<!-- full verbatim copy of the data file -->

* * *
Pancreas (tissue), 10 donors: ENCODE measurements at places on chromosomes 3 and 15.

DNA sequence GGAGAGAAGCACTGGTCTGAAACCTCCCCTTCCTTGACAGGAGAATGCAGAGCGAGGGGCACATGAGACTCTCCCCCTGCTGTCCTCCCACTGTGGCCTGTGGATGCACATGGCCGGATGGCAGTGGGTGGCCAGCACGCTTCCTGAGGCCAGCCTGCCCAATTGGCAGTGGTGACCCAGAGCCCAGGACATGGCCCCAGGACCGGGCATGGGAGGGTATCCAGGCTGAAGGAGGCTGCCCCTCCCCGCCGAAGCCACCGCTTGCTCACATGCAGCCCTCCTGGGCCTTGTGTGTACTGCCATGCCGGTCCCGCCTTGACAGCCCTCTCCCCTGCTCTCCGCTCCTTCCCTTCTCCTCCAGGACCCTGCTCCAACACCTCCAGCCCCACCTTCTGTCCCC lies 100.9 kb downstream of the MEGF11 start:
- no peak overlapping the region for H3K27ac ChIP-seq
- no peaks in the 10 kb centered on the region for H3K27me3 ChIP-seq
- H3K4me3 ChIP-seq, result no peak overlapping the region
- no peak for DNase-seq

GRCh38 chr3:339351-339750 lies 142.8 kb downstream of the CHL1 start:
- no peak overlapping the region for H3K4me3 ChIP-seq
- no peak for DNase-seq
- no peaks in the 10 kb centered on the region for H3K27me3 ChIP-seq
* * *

Pancreas (tissue), 10 donors: ENCODE measurements at places on chromosomes 3 and 15.

DNA sequence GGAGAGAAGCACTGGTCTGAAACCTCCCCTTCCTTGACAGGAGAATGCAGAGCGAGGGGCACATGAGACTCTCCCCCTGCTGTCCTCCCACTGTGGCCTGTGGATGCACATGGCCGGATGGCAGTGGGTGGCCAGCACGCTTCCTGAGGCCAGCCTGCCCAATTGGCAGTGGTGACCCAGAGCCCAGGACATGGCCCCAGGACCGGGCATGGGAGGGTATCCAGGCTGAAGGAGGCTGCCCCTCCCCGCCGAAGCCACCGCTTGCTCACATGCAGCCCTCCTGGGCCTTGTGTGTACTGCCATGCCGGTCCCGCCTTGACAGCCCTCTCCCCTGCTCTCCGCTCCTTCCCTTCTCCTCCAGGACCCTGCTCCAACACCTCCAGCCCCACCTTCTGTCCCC lies 100.9 kb downstream of the MEGF11 start:
- no peak overlapping the region for H3K27ac ChIP-seq
- no peaks in the 10 kb centered on the region for H3K27me3 ChIP-seq
- H3K4me3 ChIP-seq, result no peak overlapping the region
- no peak for DNase-seq

GRCh38 chr3:339351-339750 lies 142.8 kb downstream of the CHL1 start:
- no peak overlapping the region for H3K4me3 ChIP-seq
- no peak for DNase-seq
- no peaks in the 10 kb centered on the region for H3K27me3 ChIP-seq